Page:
Welcome to the latest installment of the Arrived property financial review! In Q4 2021, investors owned 28 properties for a full 3 months of rental operations. Our previous financial reviews can be found here for Q3 2021 and here for Q2 2021.
Properties purchased by investors December 2021 onward will pay out their first dividends in April and will cover Q1 2022 rental income.
As a refresher, real estate investors earn financial returns from dividends and property appreciation. We’ll review the financial statements for each property showcasing the operations, and then include the Zillow Zestimates as a rough gauge of appreciation.
The big highlight for the quarter? The 28 properties paid out dividends from $0.12 to $0.19 per share. Annualized over a full year, that translates to a dividend rate of 4.76% to 7.54%.
To get a better picture, we can look at the annualized dividend over the last several quarters. 22 properties have now paid out 2 dividends, and 6 properties have paid out 3 dividends. Annualizing the 2-3 dividends over a full year results in a dividend range of 5.1% to 7.2%.
Of course, this is just the cash income that ends up in investors’ pockets. As the housing market continues to appreciate, the value of Arrived shares increases too!
We’ll review the dividends and appreciation at a high level before diving into the detailed financials. This article has the financials for all 28 properties that had rental operations in Q4. You can also view them at the bottom of each property’s page.
Cash Dividends Overview
With savings accounts and CDs paying virtually no interest, investors are interested in assets that can provide cash returns.
The Arrived Q4 2021 dividends, paid out in January 2022, were an excellent way for investors to earn those elusive cash yields. The properties performed well overall, collecting more rent from tenants than the property expenses, and distributing the difference to investors.
The Q4 dividend ranged from $0.12 to $0.19 per share depending on the property – an annualized rate of return of 4.76% to 7.54%. In total, we paid out $49,000 to investors!
A better way to analyze investment performance is to look at a longer returns history. Using the 3 quarters of dividend history that Arrived has paid, properties have paid out cash between 5.1% and 7.2%. The Arkansas and South Carolina markets have great cash flow, and keep in mind that other markets may have lower cash yields, but potentially more appreciation potential.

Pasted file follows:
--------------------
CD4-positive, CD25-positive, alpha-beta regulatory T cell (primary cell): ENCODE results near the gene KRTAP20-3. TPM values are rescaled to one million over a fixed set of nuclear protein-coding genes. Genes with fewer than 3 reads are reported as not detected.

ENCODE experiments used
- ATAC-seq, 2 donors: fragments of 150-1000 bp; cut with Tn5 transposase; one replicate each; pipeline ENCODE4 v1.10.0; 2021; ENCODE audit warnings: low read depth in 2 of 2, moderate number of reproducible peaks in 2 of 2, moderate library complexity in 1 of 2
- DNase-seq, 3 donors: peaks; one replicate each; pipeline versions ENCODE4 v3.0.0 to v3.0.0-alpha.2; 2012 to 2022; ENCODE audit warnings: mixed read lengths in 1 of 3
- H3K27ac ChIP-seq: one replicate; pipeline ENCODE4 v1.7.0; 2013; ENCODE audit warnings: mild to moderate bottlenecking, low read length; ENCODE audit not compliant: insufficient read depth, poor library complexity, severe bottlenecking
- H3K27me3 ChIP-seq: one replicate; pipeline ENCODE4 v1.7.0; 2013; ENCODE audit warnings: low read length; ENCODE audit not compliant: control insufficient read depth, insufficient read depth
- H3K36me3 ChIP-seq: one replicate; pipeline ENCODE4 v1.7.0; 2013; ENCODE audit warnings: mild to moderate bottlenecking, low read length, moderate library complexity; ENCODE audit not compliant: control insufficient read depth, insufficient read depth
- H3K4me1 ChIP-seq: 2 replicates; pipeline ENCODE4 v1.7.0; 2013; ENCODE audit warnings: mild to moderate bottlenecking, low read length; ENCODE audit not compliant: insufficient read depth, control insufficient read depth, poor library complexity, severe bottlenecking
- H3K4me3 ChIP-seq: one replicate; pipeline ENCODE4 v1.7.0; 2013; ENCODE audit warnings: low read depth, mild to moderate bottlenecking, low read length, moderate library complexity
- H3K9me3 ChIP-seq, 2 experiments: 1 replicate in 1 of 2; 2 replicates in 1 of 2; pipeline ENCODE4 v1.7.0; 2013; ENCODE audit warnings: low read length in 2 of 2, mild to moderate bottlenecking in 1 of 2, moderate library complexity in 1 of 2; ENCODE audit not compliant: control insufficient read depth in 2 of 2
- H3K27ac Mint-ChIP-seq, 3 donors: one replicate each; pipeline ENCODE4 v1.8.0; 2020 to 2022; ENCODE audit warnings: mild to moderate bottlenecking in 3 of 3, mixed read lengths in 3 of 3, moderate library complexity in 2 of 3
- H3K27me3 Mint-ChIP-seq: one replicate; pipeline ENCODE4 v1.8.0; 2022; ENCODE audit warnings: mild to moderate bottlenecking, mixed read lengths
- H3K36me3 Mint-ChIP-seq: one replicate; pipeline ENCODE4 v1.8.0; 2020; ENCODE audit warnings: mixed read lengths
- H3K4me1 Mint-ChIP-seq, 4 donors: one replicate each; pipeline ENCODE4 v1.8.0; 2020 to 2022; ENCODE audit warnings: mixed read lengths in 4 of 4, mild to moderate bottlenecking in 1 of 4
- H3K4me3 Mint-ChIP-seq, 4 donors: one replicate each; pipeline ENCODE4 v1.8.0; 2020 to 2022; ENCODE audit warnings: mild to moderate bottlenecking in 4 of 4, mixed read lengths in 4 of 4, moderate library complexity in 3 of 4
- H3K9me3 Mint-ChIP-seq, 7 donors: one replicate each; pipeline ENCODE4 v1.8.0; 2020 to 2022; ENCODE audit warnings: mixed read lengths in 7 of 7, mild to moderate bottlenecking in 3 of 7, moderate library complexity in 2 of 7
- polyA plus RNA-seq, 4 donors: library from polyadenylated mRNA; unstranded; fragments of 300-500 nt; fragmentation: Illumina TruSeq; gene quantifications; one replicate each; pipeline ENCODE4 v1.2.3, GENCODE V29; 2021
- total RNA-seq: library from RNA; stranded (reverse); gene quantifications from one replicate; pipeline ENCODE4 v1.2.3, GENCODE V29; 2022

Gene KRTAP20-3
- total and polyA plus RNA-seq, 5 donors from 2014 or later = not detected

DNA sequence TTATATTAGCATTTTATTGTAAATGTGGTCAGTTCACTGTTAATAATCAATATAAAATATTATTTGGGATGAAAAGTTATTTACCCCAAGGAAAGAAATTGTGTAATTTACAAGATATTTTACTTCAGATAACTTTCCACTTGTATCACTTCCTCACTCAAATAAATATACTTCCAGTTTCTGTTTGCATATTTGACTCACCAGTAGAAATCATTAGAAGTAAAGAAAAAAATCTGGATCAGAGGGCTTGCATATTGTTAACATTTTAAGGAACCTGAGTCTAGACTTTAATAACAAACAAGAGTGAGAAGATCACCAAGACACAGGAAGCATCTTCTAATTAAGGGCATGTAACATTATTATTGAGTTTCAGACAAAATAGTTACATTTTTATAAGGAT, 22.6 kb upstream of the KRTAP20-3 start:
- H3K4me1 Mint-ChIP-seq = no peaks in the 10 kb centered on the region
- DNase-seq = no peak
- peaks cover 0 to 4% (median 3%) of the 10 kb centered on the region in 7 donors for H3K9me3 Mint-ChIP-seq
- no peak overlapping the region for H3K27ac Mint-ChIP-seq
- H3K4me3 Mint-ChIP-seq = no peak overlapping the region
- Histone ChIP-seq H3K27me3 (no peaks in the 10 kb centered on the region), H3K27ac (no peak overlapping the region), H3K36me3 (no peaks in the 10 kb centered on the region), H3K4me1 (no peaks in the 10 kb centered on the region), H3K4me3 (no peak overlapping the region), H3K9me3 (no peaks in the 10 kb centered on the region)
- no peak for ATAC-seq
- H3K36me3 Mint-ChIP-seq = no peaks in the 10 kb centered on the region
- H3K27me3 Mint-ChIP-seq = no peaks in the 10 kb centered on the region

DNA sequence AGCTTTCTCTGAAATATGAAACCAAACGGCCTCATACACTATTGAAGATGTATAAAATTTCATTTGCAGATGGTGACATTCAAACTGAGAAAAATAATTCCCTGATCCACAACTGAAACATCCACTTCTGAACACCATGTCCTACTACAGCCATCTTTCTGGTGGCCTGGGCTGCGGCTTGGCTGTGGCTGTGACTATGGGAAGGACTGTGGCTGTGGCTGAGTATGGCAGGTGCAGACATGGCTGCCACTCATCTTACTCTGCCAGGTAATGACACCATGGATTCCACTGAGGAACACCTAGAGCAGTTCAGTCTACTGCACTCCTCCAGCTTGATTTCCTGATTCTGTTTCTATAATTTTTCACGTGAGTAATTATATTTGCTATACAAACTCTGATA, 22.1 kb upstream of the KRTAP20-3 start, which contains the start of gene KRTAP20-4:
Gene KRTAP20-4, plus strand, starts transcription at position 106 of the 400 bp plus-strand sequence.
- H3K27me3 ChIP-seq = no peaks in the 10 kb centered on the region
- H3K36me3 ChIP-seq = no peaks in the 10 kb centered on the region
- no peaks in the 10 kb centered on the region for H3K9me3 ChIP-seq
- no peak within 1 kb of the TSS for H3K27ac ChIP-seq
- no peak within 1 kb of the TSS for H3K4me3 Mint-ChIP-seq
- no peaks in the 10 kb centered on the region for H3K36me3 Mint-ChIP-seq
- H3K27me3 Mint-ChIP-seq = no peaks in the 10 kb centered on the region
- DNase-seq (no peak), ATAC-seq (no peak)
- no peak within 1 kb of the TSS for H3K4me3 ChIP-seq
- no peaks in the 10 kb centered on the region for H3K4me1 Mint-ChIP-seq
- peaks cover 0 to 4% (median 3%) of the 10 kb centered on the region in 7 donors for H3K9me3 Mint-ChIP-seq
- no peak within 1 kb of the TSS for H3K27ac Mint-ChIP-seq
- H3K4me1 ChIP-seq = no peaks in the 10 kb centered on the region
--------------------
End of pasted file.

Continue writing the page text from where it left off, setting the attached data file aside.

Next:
That means that a $5,000 investment would have earned $255 to $360 in annual income.
Here’s the breakout of dividends for each property.
Income earned by investors should be reported on your tax return. However, the amount of taxable income is much lower than the dividends paid out. Check out our 2021 tax analysis to see how more about how depreciation and other real estate tax deductions lower the amount of taxable income for investors.
Real estate investors value the immediate cash dividends, but are also focused on the long-term appreciation potential of a property.
There’s many different ways to estimate the value of a property. For simplicity, we’ll use the Zillow Zestimate as an indicator for how the properties are performing.
The final appreciation value will come when there’s a firm offer for a property, but since these properties will be held for several years, there’s plenty of time for the property value to continue to appreciate.
Of course, when analyzing appreciation, it’s important to factor in the leverage from the mortgage. When debt is used in an investment, it can magnify the financial returns to be significantly higher than simply comparing the purchase price. To get an idea of how this works, check out this article.
Here’s a summary table showing the price Arrived investors purchased each property at, the current Zestimate (as of 1/13/22) and the length of time investors have owned the property.
Overall it appears that property values have increased, which is fantastic! This is just one estimate of property value, but it’s an indicator that the investments will perform well.
Rental properties earn profits by collecting rent and subtracting the expenses. Here we’ll review the combine performance of all 28 properties. The financials for each individual property can be found on the bottom of that property’s page.
Now let’s check out the detailed financials for each property. As a brief review, each property’s page has the historical financials at the very bottom. Here’s the combined financials for all 28 properties:
At the end of Q4, 27 of the 28 properties were rented. The Mojave, The Wentworth, and The Cupcake were only rented for part of the quarter. All 3 were purchased at the end of September, and had tenants in the property by November 1st.